California Flying

The all-good, no-bad iFly equation

June 1, 2007

Southern California-based iFly is an exclusive flying club for people who want to fly well-equipped modern airplanes, but aren't interested in or don't have the time to devote to the manifold tasks associated with airplane ownership. In exchange for paying more — actually quite a bit more — than the member of a more traditional flying club, the pilots who elect to become iFly members get access to very new, very well-equipped Columbia 350 airplanes.

The list of responsibilities and chores an owner takes on when purchasing even the simplest airplane is longer than most nonowners realize. Chores range from managing maintenance to planning budgets, paying hangar bills, all the way down to washing and vacuuming the airplane interior. Often, new owners are surprised to find that state and county governments levy additional taxes on airplane owners. The time investment required to locate a good airplane can take years. In addition, many other tasks including locating a competent maintenance facility, a nearby hangar, and an airplane wash rack are part of the time allocation woven into airplane ownership.

An iFly membership grants each member access to 420 days in the five-year ownership period to fly a four-place high-performance Columbia 350 airplane. At first glance, membership looks expensive — a five-year membership costs individuals or small corporations $39,900. In addition, each member is assessed a $1,795 monthly management fee. Flight-time fees are $70 per hour dry — the clock is not ticking while the pilot is taxiing to the runway or picking up a clearance. The numbers may sound high, but a closer look often reveals that an iFly membership makes sense and pencils out on the positive side of the ledger for many pilots.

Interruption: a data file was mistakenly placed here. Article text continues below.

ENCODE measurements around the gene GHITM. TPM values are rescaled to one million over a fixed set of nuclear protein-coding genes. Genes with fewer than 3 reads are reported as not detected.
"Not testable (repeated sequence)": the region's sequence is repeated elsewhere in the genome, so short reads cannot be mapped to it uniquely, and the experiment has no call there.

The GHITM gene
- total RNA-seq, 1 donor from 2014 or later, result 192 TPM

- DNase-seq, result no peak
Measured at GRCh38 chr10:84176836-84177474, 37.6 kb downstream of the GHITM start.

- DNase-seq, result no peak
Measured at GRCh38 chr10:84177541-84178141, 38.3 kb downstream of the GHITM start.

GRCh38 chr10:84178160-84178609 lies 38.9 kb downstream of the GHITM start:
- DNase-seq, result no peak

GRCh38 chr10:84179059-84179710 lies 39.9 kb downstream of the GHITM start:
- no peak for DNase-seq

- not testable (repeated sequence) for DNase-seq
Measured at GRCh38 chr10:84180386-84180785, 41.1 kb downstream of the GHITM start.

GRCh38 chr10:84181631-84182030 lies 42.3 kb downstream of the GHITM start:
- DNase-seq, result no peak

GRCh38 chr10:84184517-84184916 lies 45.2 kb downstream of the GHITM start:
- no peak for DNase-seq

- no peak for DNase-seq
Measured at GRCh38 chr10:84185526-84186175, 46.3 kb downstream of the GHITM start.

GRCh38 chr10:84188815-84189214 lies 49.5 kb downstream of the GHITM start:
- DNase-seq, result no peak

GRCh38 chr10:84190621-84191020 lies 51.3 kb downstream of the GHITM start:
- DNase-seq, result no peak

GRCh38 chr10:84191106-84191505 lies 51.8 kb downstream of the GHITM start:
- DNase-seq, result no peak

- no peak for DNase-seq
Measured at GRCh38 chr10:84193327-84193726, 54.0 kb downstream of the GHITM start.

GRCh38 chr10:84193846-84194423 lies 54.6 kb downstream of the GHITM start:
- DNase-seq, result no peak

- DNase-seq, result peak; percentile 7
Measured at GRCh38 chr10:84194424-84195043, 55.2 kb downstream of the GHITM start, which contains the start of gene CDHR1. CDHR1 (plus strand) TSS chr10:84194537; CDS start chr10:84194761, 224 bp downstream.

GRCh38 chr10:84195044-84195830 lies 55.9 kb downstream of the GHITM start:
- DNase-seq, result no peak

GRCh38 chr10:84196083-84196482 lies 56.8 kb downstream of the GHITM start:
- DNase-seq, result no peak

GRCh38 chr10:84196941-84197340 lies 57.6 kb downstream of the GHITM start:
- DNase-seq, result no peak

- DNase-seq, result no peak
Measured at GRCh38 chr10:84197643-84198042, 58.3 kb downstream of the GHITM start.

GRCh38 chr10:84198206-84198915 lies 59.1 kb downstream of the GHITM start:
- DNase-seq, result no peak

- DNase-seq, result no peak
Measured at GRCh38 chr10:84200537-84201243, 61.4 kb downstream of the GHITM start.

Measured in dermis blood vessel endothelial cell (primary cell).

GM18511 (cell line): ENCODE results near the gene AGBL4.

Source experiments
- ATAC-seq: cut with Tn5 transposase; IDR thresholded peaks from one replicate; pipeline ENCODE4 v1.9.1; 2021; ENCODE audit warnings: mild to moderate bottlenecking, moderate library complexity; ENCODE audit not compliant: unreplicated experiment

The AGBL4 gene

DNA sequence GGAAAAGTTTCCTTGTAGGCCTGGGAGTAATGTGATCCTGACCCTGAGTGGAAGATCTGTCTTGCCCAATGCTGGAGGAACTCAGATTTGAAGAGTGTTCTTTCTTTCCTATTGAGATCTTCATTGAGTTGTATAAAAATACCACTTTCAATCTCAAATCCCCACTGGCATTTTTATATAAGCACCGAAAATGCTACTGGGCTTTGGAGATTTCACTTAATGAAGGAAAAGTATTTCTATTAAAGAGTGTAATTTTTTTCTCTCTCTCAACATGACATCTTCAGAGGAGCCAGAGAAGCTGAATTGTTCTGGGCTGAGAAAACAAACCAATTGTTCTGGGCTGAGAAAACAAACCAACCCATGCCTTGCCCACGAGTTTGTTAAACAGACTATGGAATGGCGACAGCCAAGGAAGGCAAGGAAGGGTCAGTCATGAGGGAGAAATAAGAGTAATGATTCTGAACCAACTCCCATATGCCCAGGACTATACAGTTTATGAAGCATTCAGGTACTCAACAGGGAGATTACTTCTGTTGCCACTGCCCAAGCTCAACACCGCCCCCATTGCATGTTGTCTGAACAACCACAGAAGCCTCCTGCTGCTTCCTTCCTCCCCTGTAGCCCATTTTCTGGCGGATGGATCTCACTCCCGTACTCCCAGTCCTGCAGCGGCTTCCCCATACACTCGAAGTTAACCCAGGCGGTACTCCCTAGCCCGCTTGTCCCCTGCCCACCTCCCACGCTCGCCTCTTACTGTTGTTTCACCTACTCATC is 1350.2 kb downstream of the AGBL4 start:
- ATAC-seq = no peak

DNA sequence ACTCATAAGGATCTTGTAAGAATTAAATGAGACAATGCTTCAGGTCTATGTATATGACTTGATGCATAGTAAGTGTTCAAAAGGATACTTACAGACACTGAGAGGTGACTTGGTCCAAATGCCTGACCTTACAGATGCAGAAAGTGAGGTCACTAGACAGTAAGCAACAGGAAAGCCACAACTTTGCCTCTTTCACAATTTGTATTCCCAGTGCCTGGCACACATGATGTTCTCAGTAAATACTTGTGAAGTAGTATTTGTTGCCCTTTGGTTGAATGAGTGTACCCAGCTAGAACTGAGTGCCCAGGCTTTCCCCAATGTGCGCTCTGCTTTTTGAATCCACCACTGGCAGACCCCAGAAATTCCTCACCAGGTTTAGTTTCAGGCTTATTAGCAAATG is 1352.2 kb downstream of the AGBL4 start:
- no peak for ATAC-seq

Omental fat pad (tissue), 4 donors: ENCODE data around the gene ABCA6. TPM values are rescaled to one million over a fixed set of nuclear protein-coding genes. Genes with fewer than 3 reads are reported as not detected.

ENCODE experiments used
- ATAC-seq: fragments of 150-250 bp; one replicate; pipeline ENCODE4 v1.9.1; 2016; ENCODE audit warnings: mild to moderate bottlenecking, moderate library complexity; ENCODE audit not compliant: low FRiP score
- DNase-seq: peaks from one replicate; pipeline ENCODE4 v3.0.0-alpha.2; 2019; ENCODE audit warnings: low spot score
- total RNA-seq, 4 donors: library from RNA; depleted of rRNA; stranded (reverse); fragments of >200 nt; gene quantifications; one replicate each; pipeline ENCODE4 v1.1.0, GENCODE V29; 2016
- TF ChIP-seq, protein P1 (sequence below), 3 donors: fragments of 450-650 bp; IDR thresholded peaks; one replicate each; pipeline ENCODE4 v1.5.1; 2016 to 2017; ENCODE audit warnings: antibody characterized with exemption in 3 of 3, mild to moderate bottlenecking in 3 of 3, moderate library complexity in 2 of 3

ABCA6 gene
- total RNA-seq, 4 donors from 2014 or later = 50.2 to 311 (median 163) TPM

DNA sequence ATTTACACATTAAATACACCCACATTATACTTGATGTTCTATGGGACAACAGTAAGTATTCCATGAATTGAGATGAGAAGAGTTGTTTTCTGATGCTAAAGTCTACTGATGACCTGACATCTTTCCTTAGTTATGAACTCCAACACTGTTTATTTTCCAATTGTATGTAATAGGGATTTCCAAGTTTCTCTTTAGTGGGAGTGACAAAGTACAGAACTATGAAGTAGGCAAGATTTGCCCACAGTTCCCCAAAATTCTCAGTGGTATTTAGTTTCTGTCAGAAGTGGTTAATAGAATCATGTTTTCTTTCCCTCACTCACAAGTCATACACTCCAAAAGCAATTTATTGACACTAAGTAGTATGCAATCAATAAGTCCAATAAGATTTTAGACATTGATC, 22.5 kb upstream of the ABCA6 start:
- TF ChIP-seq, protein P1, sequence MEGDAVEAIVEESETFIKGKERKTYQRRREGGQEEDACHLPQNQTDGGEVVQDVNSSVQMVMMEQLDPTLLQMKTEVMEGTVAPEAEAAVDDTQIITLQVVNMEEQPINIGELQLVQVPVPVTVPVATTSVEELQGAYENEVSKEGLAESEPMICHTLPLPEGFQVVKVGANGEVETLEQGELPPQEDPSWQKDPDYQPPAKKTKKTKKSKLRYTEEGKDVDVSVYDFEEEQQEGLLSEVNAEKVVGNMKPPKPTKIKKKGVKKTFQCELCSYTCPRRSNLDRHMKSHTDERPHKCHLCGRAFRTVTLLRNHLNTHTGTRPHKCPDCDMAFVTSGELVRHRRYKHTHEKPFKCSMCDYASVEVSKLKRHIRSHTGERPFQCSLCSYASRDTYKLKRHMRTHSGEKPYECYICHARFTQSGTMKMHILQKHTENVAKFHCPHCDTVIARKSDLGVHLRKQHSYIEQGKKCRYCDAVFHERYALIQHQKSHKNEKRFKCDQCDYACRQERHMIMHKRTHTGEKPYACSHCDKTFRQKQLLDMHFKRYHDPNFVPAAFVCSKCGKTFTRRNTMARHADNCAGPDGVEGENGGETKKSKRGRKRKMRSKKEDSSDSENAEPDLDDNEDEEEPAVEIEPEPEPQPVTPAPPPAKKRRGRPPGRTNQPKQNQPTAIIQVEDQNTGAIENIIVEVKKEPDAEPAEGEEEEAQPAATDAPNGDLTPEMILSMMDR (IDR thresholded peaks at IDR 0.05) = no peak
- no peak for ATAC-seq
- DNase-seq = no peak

The company limits the number of members to four per airplane. Unlike the ratios found in more common flying clubs, this tiny member-to-airplane ratio practically guarantees members will always be able to use "their" airplane when they want. Memberships are active for a five-year period. If circumstances change, members may convey the remaining time on their membership to another prospective member for whatever compensation suits both parties.

At the end of the five-year period, members can buy the airplane, purchase another five-year membership, or walk away. At the present time iFly owns six Columbia 350s. All of the airplanes are based in Southern California, with one airplane each at the Van Nuys, Santa Monica, Torrance, Long Beach, Orange County, and Carlsbad airports. iFly's long-term goal is the establishment of a nationwide network so members could always have an airplane — identical in type and equipment to their home airplane — available anywhere in the United States.

The company launched its business in September 2006 at the Long Beach/Daugherty Field.

The Columbia 350

The Columbia 350 is a can-do airplane that sports a 310-horsepower fuel-injected Continental IO-550-N engine with a 2,000-hour time between overhauls. The airframe is constructed of twenty-first-century composite materials. Composite construction allows designers to create smooth drag-reducing shapes while still providing generously sized passenger cabins. The designs are so efficient that Columbia claims that maximum cruise power produces speeds of 191 KTAS at 8,000 feet density altitude. The landing gear is fixed so pilots with limited retractable-landing-gear experience will be able to transition into the airplanes without incurring extensive insurance-industry-required checkout costs.